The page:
There has been a 1,107.01 percent increase in the number of people with medical cannabis cards in Florida (2018 to Jan. 27). One key reason is because many people believe cannabinoids – plant derived, medicinal, and synthetic or chemically engineered – are safe to use. A study shows that 386 people died in Florida as a result of cannabis use; of these, 258 cases were caused by synthetic cannabis. Nearly 88 percent were men; 28 percent of deaths were in those ages 45 to 54, compared to 9 percent in those ages 8 to 24. Nearly 99 percent of individuals using cannabis and synthetic cannabis died from accidents.
Study Examines Data Transparency, Health Equity in U.S. COVID-19 Response
State governments varied widely in COVID-19 pandemic mitigation measures and how they addressed immediate and long-standing health disparities and associated inequities.
Research Shows Alarming Increases in Deaths from Alcoholic Cirrhosis in the U.S.
Researchers conducted an original research study utilizing the U.S. Centers for Disease Control and Prevention’s Wide-ranging Online Data for Epidemiologic Research (WONDER) to compare trends in mortality from alcoholic cirrhosis in the U.S. in 1999 with those 20 years later in 2019.
More Primary Care Physicians Could Mean Gains in Life Expectancy, Fewer Deaths
New study quantifies the effects of increasing the number of primary care physicians in areas with physician shortages
Increasing the number of primary care physicians in such regions could boost population life expectancy
More primary care physicians could mean fewer deaths in these shortage regions
April 2021 Issue of AJPH highlights COVID-19 as it relates to unemployment and excess deaths in Florida, Medicaid expansion, and misinformation spread by crowdfunding campaigns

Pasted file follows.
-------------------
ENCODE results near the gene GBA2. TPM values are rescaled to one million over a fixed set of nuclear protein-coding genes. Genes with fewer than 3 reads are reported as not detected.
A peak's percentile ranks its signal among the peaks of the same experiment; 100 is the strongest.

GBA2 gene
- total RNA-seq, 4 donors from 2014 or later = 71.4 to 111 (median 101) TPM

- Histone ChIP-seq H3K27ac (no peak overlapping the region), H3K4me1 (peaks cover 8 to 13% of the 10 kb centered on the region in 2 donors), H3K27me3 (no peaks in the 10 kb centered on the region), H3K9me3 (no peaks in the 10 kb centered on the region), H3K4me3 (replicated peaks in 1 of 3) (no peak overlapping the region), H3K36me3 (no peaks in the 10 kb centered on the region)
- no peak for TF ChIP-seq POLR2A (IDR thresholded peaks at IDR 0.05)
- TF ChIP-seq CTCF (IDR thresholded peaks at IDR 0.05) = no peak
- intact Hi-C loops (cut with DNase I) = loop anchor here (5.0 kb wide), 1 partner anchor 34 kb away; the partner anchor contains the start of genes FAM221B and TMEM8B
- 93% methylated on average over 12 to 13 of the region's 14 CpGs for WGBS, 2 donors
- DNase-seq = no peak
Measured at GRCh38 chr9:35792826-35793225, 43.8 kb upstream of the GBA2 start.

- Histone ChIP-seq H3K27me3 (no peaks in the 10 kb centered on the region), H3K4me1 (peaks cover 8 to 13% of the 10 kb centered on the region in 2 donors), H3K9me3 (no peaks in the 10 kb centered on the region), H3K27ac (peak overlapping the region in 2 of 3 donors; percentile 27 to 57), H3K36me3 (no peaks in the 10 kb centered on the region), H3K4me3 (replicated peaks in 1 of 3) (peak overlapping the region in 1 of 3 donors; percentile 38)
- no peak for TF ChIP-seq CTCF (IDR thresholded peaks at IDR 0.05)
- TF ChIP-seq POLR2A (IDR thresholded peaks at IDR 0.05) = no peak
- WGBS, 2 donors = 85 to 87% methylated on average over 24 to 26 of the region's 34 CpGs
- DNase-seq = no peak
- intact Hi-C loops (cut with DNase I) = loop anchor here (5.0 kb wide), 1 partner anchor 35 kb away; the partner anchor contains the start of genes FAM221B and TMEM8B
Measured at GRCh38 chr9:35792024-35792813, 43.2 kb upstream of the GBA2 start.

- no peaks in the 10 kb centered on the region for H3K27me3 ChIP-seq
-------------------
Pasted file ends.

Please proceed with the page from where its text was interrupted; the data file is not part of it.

April 2021 highlights from AJPH Issue includes COVID-19-related articles around deaths linked to unemployment, higher than reported death toll in Florida and crowdfunding campaigns spreading misinformation
Menacing Assaults on Science Causing Alarming and Avoidable Deaths in the U.S.
In early 2016, the U.S. was judged to have been best prepared for the existential threat of a pandemic, but turned out to be the least prepared for the actual threat. In a commentary, researchers say that “pandemic politics” is causing assaults on science, the FDA and CDC. They say that politicization of the FDA and CDC is creating continued losses of trust by the U.S. public and continued harm to their longstanding reputations of respect and admiration worldwide.
COVID-19: How South Korea Prevailed While the U.S. Failed
In a commentary, researchers demonstrate the stark differences in public health strategies from two democratic republics: South Korea and the United States, which have led to alarming differences in cases and deaths from COVID-19. After adjusting for the 6.5 fold differences in populations, the U.S. has suffered 47 times more cases and 79 times more deaths than South Korea.
Racial, socioeconomic disparities fuel increased infant mortality rates in California
While infant mortality rates (IMR) decreased overall from 2007 to 2015 in California, disparities in infant death rates have increased in some groups, including among obese mothers, those who smoke and African American women, according to a new study published in PLOS One.